As a writer, there are two ends in the range of literary concern: when you mainly think about the reader, and when you mainly think about yourself. And, as most things in this life, none of the extremes is good. Those writers who are too concerned in pleasing the reader with their work, in form and/or content, take the risk of devoiding their stories of a true temperament, the necessary strength, an appealing soul. Those, however, who just focus on saying what they want and on expressing themselves, may very soon bore the reader and lose his interest.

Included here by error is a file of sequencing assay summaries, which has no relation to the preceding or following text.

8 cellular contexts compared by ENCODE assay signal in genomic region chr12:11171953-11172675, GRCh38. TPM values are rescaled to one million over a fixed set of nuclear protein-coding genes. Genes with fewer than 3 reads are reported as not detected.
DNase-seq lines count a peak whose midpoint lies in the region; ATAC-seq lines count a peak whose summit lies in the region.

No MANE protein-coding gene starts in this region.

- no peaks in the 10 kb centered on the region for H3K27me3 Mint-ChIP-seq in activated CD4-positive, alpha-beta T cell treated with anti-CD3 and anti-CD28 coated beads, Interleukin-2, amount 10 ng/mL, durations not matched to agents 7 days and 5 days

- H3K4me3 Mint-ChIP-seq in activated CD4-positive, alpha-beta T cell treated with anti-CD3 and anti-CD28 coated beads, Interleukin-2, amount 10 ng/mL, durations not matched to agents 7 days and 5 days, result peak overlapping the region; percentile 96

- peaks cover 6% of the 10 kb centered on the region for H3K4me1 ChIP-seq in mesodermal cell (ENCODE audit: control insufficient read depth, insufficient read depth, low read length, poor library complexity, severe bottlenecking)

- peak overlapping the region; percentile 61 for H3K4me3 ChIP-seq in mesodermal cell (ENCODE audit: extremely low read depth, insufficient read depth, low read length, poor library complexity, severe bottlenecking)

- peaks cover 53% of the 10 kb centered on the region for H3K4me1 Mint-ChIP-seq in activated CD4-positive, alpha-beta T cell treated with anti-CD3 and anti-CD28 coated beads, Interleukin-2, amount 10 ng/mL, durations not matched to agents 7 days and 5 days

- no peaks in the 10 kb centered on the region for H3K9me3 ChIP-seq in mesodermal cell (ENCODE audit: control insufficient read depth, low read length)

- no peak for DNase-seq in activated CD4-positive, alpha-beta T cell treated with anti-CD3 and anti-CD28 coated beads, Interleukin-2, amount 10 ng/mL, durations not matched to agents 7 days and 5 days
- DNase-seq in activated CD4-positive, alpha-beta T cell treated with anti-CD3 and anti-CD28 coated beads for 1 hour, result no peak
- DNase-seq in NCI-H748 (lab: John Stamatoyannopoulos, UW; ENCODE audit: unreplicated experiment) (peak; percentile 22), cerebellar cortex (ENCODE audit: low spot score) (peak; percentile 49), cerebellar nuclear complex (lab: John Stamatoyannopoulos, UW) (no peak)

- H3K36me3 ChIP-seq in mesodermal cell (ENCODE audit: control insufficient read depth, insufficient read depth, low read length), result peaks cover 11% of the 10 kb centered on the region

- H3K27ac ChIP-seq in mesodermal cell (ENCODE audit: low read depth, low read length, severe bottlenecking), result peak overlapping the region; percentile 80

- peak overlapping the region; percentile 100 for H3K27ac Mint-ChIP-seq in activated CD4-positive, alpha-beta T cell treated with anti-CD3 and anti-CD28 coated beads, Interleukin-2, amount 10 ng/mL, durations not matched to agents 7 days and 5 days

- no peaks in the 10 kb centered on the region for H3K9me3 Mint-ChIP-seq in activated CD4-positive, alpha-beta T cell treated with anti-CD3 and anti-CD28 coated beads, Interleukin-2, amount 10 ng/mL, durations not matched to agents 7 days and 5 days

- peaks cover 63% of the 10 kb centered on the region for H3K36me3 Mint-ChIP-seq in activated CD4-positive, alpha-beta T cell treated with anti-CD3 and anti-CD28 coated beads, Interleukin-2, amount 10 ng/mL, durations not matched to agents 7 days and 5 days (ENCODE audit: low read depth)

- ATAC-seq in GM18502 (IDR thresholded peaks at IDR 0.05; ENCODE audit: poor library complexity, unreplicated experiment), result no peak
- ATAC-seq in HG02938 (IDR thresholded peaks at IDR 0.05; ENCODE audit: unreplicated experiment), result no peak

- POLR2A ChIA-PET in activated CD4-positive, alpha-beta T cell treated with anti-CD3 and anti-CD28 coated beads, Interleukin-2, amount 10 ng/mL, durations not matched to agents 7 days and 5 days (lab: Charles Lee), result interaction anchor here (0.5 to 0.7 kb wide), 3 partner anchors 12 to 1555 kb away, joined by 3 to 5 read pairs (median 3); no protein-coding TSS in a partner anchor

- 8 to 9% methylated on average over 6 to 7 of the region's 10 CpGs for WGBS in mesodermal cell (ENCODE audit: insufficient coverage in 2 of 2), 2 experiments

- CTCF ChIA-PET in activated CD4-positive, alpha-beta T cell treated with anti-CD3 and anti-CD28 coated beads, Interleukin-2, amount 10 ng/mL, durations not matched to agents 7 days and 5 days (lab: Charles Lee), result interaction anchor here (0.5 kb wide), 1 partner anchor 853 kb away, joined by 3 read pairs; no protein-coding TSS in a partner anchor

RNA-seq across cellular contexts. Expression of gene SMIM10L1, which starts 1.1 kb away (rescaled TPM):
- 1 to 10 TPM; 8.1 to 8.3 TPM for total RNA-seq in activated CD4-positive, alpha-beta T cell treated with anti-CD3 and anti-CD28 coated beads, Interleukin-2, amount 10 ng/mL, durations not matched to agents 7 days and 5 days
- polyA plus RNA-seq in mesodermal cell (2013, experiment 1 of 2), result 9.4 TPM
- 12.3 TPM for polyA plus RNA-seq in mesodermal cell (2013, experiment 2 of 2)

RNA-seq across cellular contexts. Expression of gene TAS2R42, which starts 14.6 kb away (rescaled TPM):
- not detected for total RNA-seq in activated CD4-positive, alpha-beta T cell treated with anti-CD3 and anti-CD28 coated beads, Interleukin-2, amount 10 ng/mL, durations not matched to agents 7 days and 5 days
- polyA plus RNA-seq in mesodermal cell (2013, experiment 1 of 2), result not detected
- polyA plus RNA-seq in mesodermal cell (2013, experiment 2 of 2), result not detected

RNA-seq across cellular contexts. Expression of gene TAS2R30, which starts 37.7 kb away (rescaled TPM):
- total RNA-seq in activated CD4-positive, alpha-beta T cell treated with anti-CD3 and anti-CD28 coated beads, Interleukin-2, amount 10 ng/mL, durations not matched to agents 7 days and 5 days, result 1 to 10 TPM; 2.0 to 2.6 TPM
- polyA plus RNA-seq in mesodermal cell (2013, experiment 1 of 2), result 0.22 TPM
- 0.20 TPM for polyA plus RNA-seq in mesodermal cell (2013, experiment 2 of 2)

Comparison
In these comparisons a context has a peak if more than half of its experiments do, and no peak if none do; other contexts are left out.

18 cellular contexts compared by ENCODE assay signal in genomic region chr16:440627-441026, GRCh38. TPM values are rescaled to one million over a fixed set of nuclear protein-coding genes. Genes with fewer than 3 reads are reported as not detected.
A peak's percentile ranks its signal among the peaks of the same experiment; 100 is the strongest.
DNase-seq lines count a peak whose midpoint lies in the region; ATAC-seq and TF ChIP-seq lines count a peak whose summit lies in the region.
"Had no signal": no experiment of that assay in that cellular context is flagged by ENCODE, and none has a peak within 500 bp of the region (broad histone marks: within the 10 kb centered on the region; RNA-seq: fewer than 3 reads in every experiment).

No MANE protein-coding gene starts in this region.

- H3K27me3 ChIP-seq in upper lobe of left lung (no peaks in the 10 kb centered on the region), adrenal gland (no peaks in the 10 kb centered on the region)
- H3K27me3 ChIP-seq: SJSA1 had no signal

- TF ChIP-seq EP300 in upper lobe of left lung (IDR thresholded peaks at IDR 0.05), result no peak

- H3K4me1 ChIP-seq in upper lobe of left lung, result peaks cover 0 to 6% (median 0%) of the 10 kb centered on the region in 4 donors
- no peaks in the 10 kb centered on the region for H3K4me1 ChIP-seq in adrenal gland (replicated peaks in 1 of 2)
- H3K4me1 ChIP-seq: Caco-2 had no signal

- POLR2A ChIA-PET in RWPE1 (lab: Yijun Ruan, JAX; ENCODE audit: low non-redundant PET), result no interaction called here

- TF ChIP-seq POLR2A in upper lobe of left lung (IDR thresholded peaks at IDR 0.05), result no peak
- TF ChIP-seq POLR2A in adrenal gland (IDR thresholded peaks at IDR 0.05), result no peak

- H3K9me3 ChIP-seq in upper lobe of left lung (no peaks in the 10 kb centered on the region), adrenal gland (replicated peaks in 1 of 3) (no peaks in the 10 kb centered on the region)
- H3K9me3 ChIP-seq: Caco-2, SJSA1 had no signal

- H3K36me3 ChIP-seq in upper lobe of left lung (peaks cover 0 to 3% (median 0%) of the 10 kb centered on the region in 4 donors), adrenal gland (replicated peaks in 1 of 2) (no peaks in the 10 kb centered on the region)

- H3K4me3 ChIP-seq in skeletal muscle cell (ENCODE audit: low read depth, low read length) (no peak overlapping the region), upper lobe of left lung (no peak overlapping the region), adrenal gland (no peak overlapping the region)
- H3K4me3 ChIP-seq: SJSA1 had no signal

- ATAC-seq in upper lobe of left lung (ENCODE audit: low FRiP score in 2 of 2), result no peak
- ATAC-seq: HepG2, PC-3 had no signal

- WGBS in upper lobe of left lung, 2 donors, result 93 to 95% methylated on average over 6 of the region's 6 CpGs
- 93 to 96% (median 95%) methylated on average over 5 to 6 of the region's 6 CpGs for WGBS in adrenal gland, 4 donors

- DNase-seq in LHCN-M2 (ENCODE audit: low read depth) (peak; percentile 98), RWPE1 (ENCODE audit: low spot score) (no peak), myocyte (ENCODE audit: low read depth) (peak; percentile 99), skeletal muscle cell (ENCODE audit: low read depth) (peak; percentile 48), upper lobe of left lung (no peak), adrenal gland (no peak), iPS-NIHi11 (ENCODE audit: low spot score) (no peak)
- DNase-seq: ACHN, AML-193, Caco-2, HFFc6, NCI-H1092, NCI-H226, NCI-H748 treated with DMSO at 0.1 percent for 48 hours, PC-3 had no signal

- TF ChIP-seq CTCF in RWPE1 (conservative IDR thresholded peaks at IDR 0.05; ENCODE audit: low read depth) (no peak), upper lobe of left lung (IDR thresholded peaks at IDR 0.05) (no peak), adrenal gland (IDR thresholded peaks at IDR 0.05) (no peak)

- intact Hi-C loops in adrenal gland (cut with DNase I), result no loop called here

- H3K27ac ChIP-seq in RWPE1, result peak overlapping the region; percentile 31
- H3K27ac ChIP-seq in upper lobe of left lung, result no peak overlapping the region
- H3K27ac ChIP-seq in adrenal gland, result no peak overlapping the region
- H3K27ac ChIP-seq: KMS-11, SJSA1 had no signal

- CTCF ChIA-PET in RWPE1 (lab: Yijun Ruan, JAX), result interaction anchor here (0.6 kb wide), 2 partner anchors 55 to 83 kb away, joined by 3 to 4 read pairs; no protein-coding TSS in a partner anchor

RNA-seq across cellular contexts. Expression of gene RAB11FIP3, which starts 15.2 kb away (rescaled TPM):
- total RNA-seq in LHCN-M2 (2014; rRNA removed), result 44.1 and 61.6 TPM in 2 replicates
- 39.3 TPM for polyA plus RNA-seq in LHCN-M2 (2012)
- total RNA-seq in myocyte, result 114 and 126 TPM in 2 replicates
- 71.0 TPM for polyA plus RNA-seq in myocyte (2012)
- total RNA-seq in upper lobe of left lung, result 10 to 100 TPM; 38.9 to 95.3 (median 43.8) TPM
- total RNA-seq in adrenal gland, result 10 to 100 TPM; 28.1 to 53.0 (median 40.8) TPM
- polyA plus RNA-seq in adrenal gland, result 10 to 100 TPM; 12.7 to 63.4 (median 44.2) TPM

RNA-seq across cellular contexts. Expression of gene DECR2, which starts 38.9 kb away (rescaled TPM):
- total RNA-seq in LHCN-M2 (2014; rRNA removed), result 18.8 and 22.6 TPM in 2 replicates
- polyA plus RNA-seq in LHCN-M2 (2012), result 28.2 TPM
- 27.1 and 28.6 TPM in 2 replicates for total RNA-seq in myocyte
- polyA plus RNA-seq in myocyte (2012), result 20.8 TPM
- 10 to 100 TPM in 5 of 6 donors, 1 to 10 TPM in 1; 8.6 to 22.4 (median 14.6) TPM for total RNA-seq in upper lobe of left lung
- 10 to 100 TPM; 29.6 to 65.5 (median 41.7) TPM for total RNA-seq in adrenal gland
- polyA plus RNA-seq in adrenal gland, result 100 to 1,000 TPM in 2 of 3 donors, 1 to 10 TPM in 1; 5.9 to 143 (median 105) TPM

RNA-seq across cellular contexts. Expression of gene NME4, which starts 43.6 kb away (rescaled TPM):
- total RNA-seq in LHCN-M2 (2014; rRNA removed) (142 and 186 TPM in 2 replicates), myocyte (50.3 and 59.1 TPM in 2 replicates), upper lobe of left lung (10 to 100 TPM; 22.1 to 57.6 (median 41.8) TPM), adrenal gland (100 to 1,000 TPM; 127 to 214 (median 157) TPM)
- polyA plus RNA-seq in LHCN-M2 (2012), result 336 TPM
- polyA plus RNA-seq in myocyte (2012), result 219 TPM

When we write, we should have both things into mind and keep a balance: on one hand, it is not the stories (however interesting) that the storyteller tells what make them so fascinating (and him such a parsonage), but the personal spirit he insufflates them; on the other hand, neither the excellence of a literary style nor the the rich innner life of a writer will, by themselves, suffice to make him successful unless he has, besides, something to say that interests the reader, which somehow needs to get involved in the story or, at least, not be utterly excluded from it.